Barry Schaller, visiting lecturer in public policy and law at Trinity College, clinical visiting lecturer in law at Yale Law School, and retired associate justice of the Connecticut Supreme Court,  recently made several radio appearances where he discussed topics closely related to his new book, Veterans on Trial: The Coming Court Battles over PTSD (June 2012, Potomac Books, Inc.).

During appearances on Public Radio International’s The Takeaway on August 1, WNPR’s Where We Live on August 2, and a segment for New England Public Radio on August 17, Schaller detailed the legal consequences of veterans who suffer from Post-Traumatic Stress Disorder (PTSD) returning from current wars. “In Iraq and Afghanistan, you have prolonged wars with multiple deployments, with everybody being exposed to combat,” Schaller said on The Takeaway. “It brings its own set of factors that produce mental stress at the level when it becomes a disorder.”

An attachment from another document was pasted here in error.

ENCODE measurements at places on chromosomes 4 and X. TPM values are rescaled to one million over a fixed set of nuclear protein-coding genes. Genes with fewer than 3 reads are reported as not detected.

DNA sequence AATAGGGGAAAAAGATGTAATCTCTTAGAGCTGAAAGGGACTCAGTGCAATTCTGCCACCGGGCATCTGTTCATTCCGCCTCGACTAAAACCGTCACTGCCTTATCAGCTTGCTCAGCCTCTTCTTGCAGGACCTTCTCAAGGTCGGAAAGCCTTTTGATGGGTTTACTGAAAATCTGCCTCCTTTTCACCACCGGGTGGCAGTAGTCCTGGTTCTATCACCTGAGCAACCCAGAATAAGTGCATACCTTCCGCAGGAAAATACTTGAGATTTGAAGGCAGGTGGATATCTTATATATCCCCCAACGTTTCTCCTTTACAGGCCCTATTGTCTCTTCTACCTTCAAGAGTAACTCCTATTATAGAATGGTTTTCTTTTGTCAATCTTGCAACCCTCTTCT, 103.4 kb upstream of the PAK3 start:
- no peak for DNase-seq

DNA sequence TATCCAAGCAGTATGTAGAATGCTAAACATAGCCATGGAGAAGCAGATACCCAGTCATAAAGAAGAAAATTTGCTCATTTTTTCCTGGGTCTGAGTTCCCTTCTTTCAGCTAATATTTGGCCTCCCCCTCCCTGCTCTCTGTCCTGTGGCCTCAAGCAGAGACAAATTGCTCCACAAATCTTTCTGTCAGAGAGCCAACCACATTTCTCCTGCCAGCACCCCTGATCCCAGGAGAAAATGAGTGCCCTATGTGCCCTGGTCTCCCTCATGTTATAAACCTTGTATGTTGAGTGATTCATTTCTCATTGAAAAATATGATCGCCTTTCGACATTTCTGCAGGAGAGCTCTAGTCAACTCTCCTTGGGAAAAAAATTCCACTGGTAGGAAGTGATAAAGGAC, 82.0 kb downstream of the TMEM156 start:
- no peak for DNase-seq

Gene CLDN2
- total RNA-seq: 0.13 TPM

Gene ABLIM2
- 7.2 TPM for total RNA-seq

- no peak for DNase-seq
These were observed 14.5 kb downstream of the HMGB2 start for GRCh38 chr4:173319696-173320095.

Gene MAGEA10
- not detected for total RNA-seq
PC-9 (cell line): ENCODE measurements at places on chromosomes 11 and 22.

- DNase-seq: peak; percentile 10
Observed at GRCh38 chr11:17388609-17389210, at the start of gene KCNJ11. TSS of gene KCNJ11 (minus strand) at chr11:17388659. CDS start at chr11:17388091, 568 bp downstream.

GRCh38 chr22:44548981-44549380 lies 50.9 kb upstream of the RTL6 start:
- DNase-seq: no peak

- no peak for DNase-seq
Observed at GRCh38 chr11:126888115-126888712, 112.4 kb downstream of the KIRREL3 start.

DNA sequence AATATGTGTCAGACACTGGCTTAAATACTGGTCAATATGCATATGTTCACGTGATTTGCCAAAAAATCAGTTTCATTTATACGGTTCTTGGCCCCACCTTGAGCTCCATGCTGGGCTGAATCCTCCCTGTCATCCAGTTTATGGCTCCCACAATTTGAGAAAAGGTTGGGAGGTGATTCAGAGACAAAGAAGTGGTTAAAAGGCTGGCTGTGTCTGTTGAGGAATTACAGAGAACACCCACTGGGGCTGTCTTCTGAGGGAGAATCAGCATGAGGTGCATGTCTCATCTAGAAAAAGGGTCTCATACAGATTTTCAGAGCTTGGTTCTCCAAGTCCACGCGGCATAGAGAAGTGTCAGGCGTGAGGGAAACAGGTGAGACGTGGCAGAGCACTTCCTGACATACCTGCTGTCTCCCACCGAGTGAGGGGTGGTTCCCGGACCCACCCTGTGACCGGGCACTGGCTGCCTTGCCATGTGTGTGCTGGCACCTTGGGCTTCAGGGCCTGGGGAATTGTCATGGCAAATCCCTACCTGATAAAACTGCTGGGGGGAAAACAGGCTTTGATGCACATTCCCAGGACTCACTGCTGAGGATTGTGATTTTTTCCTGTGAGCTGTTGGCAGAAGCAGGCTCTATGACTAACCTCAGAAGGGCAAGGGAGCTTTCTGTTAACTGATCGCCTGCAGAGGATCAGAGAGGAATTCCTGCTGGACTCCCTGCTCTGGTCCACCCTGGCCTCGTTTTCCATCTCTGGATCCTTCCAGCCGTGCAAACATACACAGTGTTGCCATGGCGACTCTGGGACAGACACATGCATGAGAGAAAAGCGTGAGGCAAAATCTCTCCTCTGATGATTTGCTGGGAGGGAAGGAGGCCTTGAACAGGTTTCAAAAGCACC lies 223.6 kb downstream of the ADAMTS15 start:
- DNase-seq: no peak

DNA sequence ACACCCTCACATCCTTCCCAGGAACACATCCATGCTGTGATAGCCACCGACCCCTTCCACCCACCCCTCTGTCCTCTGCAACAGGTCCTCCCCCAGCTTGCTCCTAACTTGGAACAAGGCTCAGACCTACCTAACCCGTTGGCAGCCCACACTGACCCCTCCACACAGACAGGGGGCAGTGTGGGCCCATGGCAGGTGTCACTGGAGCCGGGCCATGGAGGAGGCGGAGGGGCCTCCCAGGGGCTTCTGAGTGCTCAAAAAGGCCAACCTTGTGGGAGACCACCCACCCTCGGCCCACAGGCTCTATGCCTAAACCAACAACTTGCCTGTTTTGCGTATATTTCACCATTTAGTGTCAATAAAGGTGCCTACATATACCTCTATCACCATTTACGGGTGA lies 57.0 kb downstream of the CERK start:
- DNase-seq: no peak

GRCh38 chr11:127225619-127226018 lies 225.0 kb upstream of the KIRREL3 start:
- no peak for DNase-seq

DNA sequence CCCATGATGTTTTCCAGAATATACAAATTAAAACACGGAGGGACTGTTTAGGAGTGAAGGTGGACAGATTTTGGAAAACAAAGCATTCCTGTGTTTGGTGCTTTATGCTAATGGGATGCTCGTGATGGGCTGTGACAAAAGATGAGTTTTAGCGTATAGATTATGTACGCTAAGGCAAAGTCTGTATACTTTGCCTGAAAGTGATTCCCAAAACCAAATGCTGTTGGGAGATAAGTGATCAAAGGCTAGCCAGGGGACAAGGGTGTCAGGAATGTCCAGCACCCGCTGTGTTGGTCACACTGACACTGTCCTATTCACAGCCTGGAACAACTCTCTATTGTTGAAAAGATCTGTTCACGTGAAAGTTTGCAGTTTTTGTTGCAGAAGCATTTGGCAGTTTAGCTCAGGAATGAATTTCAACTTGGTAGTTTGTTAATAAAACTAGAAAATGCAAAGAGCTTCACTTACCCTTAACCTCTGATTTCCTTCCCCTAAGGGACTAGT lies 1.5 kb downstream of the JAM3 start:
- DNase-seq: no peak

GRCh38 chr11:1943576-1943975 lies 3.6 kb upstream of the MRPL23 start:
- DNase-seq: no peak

In some cases when veterans return state-side, Schaller says that individuals react to everyday scenarios as though they
are still in a war  zone and have trouble readjusting to domestic lives that have changed in their absence. This sometimes leads to strained relationships with friends and family, and, sometimes, domestic violence, which is legally considered criminal behavior.

Schaller expects that soon the United States will face conditions much like the late 1970s, when the number of veterans who entered the court system increased significantly in the few years following the Vietnam War. He also anticipates that the number of military veterans using PTSD as a criminal defense will increase, particularly if they do not receive adequate support from the military, medical community, government, and social services.

Learn more about Barry Schaller at his Web site.

On March 6, 2013, Schaller gave a Common Hour talk about Veterans on Trial. Read about it here